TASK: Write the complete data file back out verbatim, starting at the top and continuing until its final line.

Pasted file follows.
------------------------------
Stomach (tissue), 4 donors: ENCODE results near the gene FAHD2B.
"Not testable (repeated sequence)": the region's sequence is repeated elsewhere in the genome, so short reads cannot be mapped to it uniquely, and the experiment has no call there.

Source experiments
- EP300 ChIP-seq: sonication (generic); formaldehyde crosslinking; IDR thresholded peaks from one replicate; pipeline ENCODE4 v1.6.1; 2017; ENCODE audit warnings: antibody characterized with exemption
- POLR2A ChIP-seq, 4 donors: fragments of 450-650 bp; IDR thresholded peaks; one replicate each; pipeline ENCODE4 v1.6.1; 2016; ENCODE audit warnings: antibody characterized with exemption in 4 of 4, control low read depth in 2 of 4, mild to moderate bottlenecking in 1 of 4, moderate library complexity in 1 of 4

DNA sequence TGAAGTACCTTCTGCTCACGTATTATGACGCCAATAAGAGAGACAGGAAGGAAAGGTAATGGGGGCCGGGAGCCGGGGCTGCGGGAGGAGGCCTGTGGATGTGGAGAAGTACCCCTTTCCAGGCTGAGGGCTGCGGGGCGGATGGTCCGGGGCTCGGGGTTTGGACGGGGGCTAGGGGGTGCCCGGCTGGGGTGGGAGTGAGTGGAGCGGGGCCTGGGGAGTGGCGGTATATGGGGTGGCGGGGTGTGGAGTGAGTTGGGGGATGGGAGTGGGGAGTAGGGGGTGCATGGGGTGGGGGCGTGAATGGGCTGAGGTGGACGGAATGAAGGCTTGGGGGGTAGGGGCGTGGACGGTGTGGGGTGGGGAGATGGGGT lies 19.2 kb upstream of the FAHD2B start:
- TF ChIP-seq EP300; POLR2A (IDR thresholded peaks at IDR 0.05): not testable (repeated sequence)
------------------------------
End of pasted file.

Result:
Stomach (tissue), 4 donors: ENCODE results near the gene FAHD2B.
"Not testable (repeated sequence)": the region's sequence is repeated elsewhere in the genome, so short reads cannot be mapped to it uniquely, and the experiment has no call there.

Source experiments
- EP300 ChIP-seq: sonication (generic); formaldehyde crosslinking; IDR thresholded peaks from one replicate; pipeline ENCODE4 v1.6.1; 2017; ENCODE audit warnings: antibody characterized with exemption
- POLR2A ChIP-seq, 4 donors: fragments of 450-650 bp; IDR thresholded peaks; one replicate each; pipeline ENCODE4 v1.6.1; 2016; ENCODE audit warnings: antibody characterized with exemption in 4 of 4, control low read depth in 2 of 4, mild to moderate bottlenecking in 1 of 4, moderate library complexity in 1 of 4

DNA sequence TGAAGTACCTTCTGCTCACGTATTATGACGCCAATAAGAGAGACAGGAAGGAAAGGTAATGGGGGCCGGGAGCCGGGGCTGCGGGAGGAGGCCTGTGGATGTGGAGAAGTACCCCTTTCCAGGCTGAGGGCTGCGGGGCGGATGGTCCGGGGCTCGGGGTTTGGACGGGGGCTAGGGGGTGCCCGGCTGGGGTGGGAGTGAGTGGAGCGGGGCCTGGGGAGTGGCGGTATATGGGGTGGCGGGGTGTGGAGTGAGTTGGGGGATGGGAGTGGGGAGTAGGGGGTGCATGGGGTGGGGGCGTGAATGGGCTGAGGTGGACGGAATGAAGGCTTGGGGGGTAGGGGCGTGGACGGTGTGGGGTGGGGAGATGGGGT lies 19.2 kb upstream of the FAHD2B start:
- TF ChIP-seq EP300; POLR2A (IDR thresholded peaks at IDR 0.05): not testable (repeated sequence)